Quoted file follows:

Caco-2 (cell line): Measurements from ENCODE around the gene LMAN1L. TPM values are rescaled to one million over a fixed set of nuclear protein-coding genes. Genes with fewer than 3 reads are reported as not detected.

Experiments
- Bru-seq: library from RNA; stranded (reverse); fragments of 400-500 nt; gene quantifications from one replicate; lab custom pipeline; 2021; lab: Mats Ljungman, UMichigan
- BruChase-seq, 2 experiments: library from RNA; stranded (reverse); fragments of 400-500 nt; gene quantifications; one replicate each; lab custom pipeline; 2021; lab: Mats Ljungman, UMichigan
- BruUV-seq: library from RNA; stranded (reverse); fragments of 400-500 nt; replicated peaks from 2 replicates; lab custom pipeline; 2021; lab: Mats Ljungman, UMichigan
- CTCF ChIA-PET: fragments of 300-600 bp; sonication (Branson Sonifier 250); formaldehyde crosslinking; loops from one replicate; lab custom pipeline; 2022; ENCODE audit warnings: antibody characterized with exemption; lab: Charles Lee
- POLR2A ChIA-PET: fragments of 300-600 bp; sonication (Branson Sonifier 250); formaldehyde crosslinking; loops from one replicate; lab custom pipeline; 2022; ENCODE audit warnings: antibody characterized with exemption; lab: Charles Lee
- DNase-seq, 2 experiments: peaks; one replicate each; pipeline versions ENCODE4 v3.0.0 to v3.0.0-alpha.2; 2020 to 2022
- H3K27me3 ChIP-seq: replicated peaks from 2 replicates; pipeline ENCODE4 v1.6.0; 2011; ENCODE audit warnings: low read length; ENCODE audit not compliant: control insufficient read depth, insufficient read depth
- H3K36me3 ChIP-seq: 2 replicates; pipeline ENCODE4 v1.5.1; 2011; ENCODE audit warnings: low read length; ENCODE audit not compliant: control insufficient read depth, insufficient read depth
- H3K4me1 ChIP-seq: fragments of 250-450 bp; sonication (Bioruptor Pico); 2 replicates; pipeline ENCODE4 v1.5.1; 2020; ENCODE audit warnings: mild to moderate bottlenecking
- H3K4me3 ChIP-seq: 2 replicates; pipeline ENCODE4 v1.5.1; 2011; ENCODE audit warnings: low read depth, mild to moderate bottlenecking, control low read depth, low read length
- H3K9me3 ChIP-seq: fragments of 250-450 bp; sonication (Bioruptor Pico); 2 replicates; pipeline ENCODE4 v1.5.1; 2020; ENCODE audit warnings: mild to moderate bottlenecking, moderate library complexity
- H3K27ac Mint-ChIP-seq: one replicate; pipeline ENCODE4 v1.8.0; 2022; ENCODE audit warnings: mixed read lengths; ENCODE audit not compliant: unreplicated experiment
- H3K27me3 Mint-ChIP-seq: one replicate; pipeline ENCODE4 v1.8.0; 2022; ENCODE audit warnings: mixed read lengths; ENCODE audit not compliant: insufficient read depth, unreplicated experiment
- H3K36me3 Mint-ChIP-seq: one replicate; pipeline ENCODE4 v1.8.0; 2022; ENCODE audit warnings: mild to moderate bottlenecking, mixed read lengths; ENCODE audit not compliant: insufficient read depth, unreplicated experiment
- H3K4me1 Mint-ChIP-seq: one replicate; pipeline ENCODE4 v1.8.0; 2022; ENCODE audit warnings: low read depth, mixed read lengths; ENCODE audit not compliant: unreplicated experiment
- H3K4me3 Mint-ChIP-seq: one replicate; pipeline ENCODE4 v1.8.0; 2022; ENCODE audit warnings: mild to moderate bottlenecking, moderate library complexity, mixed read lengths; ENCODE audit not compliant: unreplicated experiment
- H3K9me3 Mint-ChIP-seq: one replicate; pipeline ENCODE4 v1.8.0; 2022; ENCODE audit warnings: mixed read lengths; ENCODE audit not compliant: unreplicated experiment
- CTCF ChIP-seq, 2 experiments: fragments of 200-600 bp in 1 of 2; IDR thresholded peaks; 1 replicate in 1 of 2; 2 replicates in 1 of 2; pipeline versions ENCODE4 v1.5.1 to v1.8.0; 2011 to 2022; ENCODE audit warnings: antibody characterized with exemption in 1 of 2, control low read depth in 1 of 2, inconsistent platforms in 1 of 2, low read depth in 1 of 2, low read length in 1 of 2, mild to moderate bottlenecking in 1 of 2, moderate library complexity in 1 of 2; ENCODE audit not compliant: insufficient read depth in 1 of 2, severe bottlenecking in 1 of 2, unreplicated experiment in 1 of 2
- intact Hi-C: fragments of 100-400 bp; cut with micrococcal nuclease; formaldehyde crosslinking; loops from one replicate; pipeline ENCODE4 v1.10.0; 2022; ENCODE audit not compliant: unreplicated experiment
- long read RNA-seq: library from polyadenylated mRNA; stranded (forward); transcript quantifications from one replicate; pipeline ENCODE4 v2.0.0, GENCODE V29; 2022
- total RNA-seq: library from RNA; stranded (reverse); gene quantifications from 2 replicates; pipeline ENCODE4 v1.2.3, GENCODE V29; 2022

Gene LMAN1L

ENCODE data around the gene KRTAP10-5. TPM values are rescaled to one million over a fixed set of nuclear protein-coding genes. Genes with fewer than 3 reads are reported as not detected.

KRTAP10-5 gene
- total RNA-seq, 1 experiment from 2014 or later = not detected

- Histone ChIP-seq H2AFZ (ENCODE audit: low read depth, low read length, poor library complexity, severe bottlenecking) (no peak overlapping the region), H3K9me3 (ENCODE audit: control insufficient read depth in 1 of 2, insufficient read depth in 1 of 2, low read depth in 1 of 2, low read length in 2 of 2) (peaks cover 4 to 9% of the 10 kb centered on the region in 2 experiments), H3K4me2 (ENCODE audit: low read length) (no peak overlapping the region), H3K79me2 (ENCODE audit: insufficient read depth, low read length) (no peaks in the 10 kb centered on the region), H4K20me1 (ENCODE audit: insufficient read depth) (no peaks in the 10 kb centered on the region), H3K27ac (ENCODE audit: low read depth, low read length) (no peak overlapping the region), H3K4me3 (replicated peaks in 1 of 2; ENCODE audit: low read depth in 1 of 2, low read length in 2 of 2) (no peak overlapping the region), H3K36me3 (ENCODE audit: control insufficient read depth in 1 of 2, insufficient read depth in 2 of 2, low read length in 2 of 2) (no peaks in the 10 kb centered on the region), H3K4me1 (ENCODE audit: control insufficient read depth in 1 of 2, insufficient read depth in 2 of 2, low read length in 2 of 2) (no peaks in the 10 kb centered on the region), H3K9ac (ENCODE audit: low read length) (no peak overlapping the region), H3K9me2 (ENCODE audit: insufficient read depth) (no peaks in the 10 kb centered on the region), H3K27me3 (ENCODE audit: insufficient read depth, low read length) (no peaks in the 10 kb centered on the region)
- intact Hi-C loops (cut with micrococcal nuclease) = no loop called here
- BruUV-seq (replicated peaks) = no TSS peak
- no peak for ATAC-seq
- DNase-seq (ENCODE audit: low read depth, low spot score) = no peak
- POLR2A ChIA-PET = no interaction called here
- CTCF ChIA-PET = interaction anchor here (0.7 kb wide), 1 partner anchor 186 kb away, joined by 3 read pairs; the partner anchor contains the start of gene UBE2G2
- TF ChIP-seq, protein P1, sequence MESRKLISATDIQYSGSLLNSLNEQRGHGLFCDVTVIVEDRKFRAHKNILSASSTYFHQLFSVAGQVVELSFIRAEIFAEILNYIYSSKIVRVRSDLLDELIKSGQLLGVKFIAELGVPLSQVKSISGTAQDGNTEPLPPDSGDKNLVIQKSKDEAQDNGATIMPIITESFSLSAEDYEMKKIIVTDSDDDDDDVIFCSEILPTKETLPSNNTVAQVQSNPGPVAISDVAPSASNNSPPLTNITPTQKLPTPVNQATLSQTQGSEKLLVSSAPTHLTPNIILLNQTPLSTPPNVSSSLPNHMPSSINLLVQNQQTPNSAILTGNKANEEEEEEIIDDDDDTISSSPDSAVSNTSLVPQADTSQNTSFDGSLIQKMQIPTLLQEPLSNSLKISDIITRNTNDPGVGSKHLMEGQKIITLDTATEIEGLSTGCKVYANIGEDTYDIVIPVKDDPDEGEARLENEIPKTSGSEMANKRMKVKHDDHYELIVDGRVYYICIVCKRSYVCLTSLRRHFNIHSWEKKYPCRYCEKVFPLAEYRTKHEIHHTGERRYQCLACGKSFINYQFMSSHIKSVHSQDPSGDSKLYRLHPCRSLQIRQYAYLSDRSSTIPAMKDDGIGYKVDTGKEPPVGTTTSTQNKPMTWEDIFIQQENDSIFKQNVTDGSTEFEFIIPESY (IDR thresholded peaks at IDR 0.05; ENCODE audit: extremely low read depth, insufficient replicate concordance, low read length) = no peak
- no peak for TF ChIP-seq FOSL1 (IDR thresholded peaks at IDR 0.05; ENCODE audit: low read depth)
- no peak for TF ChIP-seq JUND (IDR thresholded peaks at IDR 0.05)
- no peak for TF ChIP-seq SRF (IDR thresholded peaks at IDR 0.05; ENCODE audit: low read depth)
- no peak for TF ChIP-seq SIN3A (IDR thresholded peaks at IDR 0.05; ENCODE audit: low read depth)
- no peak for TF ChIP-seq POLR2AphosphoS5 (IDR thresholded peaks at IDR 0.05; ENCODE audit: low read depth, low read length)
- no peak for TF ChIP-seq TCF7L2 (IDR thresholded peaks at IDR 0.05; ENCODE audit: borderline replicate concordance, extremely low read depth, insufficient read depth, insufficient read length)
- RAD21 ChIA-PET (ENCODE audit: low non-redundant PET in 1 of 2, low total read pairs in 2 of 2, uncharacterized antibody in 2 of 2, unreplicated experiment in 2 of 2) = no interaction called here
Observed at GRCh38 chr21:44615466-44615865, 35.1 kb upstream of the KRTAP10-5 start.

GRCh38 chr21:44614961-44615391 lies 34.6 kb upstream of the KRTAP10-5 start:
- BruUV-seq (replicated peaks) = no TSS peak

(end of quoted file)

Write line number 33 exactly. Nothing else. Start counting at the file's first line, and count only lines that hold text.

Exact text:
- POLR2A ChIA-PET = no interaction called here